SolarWinds Breach Heightens Bar on Cybersecurity Practices

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With the massive SolarWinds breach that happened in early December, experts claim that companies and government agencies can start investing in sophisticated security practices.

Further investigations on the cyberattack that happened on December 13 suggest that the SolarWinds incident was conducted by a highly-planned hacking. The extent of the breach provides information that this attack is nothing that amateurs can do.

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In fact, according to a report by Reuters, this incident was carried out by a sophisticated hacking group backed by some foreign government. This poses a threat as the hackers stole information from U.S. government agencies, including email traffic.

Massive SolarWinds Breach

It appears that this incident has affected every level of government plus hundreds of private companies. About 18,000 SolarWinds customers are reportedly affected, those accessing the company’s software.

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Hackers were able to penetrate various networks containing vulnerabilities of high shot companies and even governmental offices. The investigation suggests high-profile targets of the attack, including the U.S. Department of Treasury, Homeland Security, Department of Energy, and Microsoft.

While there’s still no clear footprint from the hacking attack, an unnamed source claims that the Russian government is responsible. Hackers with nicknames like APT29 or Cozy Bear are part of the Russian government’s foreign intelligence service.

Experts like Daniel Ives of Wedbush Securities said that the SolarWinds breach is among the largest breaches in U.S. history and could take years to fully understand the full extent.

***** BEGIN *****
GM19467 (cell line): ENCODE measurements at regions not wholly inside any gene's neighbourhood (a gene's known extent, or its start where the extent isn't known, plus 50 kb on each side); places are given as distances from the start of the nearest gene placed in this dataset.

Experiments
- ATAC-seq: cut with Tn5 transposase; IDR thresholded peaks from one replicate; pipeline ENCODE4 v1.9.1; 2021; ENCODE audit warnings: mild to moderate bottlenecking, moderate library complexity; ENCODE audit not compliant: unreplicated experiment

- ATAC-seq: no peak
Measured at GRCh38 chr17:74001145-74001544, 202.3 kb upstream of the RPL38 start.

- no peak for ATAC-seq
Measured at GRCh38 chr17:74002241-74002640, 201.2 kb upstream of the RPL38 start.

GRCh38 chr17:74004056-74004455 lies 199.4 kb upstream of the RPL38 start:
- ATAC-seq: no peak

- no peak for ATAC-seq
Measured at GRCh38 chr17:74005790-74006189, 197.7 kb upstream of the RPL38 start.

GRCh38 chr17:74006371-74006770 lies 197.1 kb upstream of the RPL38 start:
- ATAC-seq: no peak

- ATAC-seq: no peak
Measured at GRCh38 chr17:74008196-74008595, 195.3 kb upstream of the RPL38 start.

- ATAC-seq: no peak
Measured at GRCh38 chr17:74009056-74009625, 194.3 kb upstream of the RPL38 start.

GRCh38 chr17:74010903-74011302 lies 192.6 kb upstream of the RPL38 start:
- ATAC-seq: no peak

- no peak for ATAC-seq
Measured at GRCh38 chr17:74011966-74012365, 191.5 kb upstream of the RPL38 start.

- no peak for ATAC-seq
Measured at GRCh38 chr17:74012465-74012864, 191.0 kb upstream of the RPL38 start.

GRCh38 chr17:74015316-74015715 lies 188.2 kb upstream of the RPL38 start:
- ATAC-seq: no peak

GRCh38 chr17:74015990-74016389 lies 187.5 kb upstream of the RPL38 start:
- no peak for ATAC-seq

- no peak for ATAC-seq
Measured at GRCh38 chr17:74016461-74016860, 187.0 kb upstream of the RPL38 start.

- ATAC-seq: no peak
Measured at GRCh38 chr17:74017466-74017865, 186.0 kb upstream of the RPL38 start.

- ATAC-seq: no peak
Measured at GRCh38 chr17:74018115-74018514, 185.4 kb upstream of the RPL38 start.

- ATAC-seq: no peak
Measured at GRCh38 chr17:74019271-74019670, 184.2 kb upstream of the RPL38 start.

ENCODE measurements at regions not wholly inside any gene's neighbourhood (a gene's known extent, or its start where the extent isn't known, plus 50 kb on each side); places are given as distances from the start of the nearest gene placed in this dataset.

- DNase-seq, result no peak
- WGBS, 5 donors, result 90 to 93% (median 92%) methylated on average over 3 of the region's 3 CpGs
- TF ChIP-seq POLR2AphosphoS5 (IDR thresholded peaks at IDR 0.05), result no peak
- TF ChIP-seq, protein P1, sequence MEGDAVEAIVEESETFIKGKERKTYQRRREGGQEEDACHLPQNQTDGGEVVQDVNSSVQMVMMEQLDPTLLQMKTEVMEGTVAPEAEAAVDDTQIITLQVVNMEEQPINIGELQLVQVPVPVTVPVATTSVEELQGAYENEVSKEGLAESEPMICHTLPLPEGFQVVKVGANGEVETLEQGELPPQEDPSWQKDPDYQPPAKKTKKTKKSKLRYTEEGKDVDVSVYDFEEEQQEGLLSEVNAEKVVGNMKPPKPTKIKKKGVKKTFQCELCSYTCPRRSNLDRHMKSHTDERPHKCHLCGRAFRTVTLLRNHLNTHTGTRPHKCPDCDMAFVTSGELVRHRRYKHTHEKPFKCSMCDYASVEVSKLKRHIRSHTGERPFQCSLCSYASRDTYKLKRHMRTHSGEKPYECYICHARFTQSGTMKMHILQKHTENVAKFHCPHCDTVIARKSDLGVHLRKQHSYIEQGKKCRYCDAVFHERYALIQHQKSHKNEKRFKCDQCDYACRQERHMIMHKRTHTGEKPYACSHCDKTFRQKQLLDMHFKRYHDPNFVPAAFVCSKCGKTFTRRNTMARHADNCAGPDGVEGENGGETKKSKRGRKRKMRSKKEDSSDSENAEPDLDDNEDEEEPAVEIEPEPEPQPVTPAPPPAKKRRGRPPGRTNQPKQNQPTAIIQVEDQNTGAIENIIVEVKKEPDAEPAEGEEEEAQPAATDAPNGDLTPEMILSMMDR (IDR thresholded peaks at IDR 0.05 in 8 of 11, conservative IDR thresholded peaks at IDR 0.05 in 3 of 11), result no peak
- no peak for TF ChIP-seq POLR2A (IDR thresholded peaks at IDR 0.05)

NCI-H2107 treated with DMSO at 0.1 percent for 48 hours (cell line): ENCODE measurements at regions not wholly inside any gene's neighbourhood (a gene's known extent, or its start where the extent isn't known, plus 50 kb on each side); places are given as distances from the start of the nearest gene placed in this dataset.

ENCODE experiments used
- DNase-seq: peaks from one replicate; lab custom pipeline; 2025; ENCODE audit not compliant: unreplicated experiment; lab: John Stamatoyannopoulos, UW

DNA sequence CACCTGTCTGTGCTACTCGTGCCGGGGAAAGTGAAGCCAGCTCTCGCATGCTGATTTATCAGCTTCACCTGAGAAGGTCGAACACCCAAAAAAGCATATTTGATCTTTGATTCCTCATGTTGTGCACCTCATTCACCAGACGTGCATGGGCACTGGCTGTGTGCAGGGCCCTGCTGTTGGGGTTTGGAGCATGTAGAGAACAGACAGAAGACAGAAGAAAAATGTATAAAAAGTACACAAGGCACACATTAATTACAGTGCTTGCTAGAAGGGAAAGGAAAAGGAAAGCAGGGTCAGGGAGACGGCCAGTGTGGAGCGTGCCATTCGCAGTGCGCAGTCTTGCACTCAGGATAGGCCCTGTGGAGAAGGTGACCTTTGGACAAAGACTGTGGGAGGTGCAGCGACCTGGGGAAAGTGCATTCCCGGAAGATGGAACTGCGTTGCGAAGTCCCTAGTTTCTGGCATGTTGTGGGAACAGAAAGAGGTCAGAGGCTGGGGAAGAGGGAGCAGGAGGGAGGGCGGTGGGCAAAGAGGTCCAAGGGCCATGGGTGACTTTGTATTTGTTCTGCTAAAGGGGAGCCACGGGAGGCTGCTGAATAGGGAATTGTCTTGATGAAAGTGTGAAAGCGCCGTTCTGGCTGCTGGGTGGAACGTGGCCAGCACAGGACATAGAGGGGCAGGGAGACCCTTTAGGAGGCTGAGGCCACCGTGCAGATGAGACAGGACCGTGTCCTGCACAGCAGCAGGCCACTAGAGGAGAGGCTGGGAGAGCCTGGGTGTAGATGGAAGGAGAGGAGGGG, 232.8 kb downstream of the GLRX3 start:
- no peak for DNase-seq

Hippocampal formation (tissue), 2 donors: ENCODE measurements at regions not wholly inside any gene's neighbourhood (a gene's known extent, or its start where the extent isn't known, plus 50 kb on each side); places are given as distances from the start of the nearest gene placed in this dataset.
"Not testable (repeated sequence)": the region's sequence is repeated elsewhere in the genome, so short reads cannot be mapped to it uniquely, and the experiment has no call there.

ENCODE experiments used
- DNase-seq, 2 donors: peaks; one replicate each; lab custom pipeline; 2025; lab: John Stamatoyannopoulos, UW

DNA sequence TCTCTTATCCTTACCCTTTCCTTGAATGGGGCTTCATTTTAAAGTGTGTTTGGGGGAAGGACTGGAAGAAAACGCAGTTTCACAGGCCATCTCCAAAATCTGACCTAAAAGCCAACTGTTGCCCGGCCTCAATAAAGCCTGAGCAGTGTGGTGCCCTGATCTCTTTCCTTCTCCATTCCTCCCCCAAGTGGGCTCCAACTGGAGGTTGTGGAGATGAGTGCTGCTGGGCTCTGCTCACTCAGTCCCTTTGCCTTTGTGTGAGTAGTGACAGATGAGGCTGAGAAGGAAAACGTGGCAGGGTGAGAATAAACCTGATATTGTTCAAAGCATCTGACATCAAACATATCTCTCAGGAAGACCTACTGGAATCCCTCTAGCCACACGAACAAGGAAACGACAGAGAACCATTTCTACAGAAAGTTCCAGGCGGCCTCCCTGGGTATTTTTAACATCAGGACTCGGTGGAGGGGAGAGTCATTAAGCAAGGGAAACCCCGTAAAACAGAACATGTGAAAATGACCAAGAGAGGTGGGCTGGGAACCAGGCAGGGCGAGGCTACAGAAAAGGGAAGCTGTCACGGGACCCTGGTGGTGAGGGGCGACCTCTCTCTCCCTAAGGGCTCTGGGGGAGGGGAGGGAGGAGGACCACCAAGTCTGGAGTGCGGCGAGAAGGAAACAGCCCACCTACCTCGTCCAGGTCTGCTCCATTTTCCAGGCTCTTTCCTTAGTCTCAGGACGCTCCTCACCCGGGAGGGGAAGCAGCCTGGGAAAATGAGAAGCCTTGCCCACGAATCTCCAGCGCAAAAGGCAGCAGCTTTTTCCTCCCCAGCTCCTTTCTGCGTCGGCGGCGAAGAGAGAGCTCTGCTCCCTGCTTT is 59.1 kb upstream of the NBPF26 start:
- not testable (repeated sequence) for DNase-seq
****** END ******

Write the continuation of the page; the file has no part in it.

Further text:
“This scale, the scope of this attack is jaw-dropping. I think how pervasive potentially [the hackers] got within the confines of the government and enterprises is a major wake up call,” added Ives.

Vulnerable Target

Ives said that SolarWinds alone, with massive supply chains, is a reason for a cyber hacking attack. Being big in the business, a competitor can easily create a dent to destroy the image of the company and take over crucial information.

SolarWinds itself has its own network and management software and with more than 3,000 global employees. The hackers used a number of sophisticated techniques to get into SolarWinds’ systems, tampering with the network management, and updating the server.

Experts looking at how the hackers worked claim this isn’t an ordinary attack. Threat actors were able to gain remote access and inserted a malicious code that would ride on the software update.

As a result, SolarWinds was urged to update the software patch problem and worked with third-party cybersecurity experts to understand the attack better.

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